No more ex-soldiers will be taken to court over 1972 Bloody Sunday shootings


No more ex-soldiers will be taken to court over the 1972 Bloody Sunday shootings, Northern Ireland prosecutors announced today.

Northern Ireland’s Public Prosecution Service (PPS) announced last year that one veteran, known as Soldier F, would face charges over their actions in Londonderry on January 30, when 13 civilians were fatally shot.  

A further 15 civilians were wounded when soldiers from the Parachute Regiment opened fire on civil rights demonstrators, in an incident which became known as Bloody Sunday.

Families of some of the victims requested a review of the PPS decision in March 2019. They have expressed disappointment at the outcome, and said they will take a judicial review.

The PPS today announced that the original decision not to prosecute 15 veterans reported in connection with the events of Bloody Sunday has been upheld.

British troops search civilians on the day of the Bloody Sunday massacre, January 30, 1972

Youths confront British soldiers minutes before paratroopers opened fire killing 13 civilians on Bloody Sunday, in a standoff is near barricade 14 on William Street, Londonderry

Youths confront British soldiers minutes before paratroopers opened fire killing 13 civilians on Bloody Sunday, in a standoff is near barricade 14 on William Street, Londonderry

The reviews were undertaken by PPS senior assistant director Marianne O’Kane, who was not previously involved in the cases.

In a statement, the PPS said Ms O’Kane concluded that the Test for Prosecution is not met on evidential grounds to prosecute any of the 15 soldiers in connection with the specific deaths or injuries sustained on January 30, 1972.

‘In March 2019, the PPS engaged extensively with the families of those killed and injured on Bloody Sunday to explain the reasons why the original decision-maker concluded that the available evidence did not meet the Test for Prosecution for all but one suspect reported,’ Ms O’Kane said.

Demonstrators run after tear gas explosions in Londonderry, Northern Ireland on 'Bloody Sunday'

Demonstrators run after tear gas explosions in Londonderry, Northern Ireland on ‘Bloody Sunday’ 

Lying on the ground is a man receiving attention, during the shooting incident in Londonderry, Northern Ireland, which became known as Bloody Sunday on January 30, 1972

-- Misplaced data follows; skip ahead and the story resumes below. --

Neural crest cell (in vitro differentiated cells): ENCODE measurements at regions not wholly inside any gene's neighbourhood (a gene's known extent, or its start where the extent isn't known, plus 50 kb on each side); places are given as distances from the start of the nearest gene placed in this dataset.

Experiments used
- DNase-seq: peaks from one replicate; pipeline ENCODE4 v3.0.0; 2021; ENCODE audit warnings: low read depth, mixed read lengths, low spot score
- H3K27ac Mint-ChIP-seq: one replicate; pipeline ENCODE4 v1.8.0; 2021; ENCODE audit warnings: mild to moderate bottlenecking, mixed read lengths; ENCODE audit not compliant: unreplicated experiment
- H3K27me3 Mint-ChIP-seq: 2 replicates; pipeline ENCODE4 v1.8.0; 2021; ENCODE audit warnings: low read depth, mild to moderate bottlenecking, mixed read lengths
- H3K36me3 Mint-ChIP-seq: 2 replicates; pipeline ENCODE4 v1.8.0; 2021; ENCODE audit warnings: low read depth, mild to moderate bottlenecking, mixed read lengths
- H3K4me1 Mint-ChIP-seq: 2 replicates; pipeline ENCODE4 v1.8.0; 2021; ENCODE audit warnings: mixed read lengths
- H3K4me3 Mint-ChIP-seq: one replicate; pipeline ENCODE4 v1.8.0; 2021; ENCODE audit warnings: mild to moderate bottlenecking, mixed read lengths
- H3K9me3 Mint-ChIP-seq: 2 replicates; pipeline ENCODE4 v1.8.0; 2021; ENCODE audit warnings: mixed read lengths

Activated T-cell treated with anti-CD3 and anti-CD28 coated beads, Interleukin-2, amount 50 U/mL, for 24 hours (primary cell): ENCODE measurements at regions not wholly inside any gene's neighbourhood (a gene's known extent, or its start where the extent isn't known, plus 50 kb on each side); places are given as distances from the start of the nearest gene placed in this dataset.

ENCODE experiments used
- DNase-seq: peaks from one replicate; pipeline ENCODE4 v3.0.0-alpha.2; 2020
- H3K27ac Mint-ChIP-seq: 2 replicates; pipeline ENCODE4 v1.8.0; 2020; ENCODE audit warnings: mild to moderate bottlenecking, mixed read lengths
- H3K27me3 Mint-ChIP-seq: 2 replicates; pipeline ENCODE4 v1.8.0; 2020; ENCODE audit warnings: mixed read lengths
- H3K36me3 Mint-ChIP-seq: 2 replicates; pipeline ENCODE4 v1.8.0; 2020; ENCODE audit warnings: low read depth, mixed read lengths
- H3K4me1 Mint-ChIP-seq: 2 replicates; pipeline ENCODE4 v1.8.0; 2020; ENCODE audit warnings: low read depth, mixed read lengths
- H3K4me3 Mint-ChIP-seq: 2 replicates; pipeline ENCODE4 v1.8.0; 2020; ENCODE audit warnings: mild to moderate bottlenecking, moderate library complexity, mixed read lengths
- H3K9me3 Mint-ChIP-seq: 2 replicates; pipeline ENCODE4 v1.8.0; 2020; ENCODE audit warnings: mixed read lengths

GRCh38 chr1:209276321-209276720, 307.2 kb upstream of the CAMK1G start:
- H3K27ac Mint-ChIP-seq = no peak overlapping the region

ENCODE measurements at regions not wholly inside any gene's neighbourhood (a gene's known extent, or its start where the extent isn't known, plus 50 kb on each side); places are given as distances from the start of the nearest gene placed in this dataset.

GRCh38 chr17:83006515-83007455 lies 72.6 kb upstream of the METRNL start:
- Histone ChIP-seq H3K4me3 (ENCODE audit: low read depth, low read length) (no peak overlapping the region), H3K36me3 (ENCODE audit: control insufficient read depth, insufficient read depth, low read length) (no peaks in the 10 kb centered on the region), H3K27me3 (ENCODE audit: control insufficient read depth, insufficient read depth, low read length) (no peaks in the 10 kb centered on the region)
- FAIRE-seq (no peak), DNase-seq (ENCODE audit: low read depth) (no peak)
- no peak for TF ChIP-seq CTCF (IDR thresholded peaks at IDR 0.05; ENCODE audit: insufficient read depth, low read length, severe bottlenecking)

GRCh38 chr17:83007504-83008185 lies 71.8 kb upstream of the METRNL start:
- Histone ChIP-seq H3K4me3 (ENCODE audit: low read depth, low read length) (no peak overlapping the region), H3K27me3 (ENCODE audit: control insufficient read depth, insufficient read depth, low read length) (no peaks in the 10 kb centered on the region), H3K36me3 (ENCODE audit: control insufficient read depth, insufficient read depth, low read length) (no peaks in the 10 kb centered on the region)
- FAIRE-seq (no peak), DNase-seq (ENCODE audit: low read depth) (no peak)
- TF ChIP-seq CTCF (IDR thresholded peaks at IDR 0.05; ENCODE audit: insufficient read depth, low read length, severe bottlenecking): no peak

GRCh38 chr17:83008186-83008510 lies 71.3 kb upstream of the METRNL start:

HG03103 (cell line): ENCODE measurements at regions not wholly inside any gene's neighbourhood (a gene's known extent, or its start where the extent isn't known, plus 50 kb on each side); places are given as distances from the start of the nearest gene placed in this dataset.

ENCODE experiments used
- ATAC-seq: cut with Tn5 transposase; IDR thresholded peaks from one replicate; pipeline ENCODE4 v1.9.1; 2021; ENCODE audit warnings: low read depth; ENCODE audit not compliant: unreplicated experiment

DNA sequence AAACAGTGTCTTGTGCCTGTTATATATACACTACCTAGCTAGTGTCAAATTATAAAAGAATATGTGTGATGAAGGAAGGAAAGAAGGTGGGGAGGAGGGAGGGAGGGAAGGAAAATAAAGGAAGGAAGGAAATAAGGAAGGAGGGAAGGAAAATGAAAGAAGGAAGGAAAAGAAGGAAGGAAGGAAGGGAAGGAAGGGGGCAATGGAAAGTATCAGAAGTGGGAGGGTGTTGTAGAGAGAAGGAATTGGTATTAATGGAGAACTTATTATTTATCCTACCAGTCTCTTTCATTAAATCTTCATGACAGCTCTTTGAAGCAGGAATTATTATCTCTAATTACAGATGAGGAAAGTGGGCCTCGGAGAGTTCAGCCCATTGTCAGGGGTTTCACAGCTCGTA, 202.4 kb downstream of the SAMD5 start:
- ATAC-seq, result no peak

Lying on the ground is a man receiving attention, during the shooting incident in Londonderry, Northern Ireland, which became known as Bloody Sunday on January 30, 1972

‘Given the importance of these decisions to all affected by them, and the extensive public interest in the events of Bloody Sunday, the deep disappointment felt by many families at that time was wholly understandable.

‘This was despite assurances received from the PPS that its decision-making had been conducted in an independent, fair and impartial manner.

‘It was therefore also understandable that a number of the bereaved families and injured victims subsequently exercised their right to request a review of decisions relating to 15 of those suspects originally reported.

‘The reviews process began substantively in November 2019, after receipt of all legal submissions, and involved applying the Test for Prosecution afresh to all available evidence submitted by the Police Service of Northern Ireland (PSNI) from 2016-17.

Around 15 civilians were wounded when soldiers from the Parachute Regiment opened fire on civil rights demonstrators, in an incident which became known as Bloody Sunday

Around 15 civilians were wounded when soldiers from the Parachute Regiment opened fire on civil rights demonstrators, in an incident which became known as Bloody Sunday 

British troops in Northern Ireland during the Troubles which began in the late 1960s and lasted until 1998 with the signing of the Good Friday Agreement

British troops in Northern Ireland during the Troubles which began in the late 1960s and lasted until 1998 with the signing of the Good Friday Agreement

What is the timeline of peace in Northern Ireland?

Here is a timeline of events in the years before and after the Good Friday Agreement.

1988 

Sinn Fein’s Gerry Adams and his main nationalist rival, SDLP leader John Hume, begin secret peace talks 

1991

Martin McGuinness, a senior figure in the IRA, starts secret peace talks with MI6